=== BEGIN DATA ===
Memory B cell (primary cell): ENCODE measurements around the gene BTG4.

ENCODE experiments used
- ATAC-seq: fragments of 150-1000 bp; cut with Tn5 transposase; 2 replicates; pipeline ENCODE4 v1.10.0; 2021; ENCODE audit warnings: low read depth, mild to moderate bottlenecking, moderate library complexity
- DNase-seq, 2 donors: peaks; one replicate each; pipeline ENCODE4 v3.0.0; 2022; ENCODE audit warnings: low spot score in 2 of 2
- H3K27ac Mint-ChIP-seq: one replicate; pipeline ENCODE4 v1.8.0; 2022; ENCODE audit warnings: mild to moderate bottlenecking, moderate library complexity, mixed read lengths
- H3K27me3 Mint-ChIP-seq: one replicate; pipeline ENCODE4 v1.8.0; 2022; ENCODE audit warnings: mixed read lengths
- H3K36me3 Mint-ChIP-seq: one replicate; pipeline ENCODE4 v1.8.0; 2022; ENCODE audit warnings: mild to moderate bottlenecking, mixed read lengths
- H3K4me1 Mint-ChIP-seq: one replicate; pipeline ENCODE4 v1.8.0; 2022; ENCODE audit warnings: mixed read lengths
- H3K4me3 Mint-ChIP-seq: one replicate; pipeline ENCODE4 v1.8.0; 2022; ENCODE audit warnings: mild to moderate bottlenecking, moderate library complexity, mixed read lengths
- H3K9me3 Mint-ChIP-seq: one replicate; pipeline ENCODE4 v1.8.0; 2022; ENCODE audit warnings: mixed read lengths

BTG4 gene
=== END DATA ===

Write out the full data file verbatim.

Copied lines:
Memory B cell (primary cell): ENCODE measurements around the gene BTG4.

ENCODE experiments used
- ATAC-seq: fragments of 150-1000 bp; cut with Tn5 transposase; 2 replicates; pipeline ENCODE4 v1.10.0; 2021; ENCODE audit warnings: low read depth, mild to moderate bottlenecking, moderate library complexity
- DNase-seq, 2 donors: peaks; one replicate each; pipeline ENCODE4 v3.0.0; 2022; ENCODE audit warnings: low spot score in 2 of 2
- H3K27ac Mint-ChIP-seq: one replicate; pipeline ENCODE4 v1.8.0; 2022; ENCODE audit warnings: mild to moderate bottlenecking, moderate library complexity, mixed read lengths
- H3K27me3 Mint-ChIP-seq: one replicate; pipeline ENCODE4 v1.8.0; 2022; ENCODE audit warnings: mixed read lengths
- H3K36me3 Mint-ChIP-seq: one replicate; pipeline ENCODE4 v1.8.0; 2022; ENCODE audit warnings: mild to moderate bottlenecking, mixed read lengths
- H3K4me1 Mint-ChIP-seq: one replicate; pipeline ENCODE4 v1.8.0; 2022; ENCODE audit warnings: mixed read lengths
- H3K4me3 Mint-ChIP-seq: one replicate; pipeline ENCODE4 v1.8.0; 2022; ENCODE audit warnings: mild to moderate bottlenecking, moderate library complexity, mixed read lengths
- H3K9me3 Mint-ChIP-seq: one replicate; pipeline ENCODE4 v1.8.0; 2022; ENCODE audit warnings: mixed read lengths

BTG4 gene